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One of the many curious properties of Bose-Einstein Condensates (BECs) is that the flow of sound through them is governed by the same equations that describe how light is bent by a gravitational field. That sets up the possibility of all kinds of fun and games: in theory, physicists can reproduce with sound and BECs whatever wicked way gravity has with light.

Today, Oren Lahav and his mates at the Israel Institute of Technology, in Haifa, say that they’ve created the sonic equivalent of a black hole in a BEC. That’s some achievement, given that physicists have wondered about this possibility for some 30 years, and various groups with the ability to create BECs have been racing to create acoustic black holes.

The general idea is to set up a supersonic flow of atoms within the BEC. Sound waves moving against this flow can never make any ground. So the region where the flow changes from subsonic to supersonic is an event horizon. Any sound waves (or phonons) created inside the event horizon can never escape because the flow there is supersonic. That’s the black hole.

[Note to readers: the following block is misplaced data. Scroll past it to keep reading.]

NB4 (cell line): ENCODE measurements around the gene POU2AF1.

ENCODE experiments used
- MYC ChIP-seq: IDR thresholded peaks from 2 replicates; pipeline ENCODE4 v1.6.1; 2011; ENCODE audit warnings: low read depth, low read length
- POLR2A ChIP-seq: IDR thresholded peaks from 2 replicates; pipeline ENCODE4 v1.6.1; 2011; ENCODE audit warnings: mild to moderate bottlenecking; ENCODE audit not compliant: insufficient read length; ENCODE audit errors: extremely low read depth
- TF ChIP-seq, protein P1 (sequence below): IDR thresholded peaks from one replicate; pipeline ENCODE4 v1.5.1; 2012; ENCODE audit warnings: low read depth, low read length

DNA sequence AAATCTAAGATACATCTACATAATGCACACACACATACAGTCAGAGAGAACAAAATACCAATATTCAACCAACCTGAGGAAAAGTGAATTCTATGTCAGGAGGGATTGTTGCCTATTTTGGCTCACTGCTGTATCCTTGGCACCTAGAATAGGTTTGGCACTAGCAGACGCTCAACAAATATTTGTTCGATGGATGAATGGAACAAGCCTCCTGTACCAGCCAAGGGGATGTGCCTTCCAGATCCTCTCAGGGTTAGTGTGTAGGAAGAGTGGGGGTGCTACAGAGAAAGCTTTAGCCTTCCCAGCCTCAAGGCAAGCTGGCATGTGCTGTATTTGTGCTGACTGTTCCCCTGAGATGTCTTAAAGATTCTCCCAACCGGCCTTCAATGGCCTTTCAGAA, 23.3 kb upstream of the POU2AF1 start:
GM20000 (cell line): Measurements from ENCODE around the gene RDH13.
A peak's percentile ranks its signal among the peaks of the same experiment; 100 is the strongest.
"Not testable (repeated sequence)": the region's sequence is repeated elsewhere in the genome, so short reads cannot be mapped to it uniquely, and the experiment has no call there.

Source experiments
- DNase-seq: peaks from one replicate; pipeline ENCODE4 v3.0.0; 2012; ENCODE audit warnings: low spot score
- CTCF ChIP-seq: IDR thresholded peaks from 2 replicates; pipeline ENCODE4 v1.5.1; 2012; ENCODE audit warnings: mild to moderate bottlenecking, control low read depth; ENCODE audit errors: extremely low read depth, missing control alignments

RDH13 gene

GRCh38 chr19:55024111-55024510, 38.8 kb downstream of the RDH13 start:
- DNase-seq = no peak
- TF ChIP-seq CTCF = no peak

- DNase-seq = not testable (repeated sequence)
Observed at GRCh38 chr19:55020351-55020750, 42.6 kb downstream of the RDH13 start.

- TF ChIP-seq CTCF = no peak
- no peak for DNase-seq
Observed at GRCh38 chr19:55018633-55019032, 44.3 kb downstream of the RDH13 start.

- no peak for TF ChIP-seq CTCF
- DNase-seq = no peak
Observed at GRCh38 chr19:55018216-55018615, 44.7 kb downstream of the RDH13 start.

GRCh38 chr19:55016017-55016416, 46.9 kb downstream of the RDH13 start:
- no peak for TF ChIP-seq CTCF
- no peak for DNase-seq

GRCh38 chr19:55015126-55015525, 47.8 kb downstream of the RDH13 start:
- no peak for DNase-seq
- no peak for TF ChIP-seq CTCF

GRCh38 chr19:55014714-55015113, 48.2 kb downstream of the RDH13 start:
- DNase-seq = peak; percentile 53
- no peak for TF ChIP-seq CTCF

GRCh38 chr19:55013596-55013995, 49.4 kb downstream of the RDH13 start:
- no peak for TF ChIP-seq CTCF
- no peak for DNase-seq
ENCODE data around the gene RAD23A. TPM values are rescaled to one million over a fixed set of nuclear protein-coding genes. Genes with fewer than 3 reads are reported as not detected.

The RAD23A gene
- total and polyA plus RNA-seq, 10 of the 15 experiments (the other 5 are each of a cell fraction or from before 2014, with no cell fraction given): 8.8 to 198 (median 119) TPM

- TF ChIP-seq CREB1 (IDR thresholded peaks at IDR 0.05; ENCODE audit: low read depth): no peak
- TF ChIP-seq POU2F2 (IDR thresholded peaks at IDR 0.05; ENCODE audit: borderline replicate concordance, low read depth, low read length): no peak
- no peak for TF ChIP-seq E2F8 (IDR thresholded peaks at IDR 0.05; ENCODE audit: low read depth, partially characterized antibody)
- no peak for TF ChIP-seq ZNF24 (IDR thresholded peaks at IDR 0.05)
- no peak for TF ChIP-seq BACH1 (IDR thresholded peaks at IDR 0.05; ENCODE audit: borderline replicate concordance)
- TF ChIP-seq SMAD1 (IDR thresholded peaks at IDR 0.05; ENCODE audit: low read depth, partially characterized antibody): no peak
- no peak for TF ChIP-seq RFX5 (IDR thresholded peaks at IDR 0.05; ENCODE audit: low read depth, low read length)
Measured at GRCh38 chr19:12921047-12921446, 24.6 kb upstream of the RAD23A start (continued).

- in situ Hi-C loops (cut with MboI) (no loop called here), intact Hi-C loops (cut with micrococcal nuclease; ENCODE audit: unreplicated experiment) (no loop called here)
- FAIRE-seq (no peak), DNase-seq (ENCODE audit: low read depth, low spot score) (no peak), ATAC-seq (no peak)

Lahav and co set up a supersonic flow by creating a deep potential well in the middle of a BEC that attracts atoms. The atoms stream into it but cannot give up their energy when they arrive (they’re already in their lowest energy state), and so they stream across the well at supersonic speed.

The result is a region within the BEC in which the atoms move at supersonic speed. This is the black hole: any phonon unlucky enough to stray into this region cannot escape.

One reason why sonic black holes are so highly prized is that they ought to produce Hawking radiation. Quantum mechanics predicts that pairs of “virtual” phonons with equal and opposite momentum ought to be constantly springing in and out of existence in BECs.

If one of this pair were to cross the event horizon, it would be sucked into the black hole, never to escape. The other, however, would be free to go on its way. This stream of escapees would be the famous, but as yet unobserved, Hawking radiation.

Lahav and his buddies haven’t gotten this far yet, but they’ve made an important step toward observing Hawking radiation and clearly have their eyes on this goal.

There’s no shortage of competition here, and the creation of the first sonic black hole will be sure to spur the competition. Expect to see somebody claim the first observation of Hawking radiation soon.

Ref: arxiv.org/abs/0906.1337: A Sonic Black Hole in a Density-Inverted Bose-Einstein Condensate

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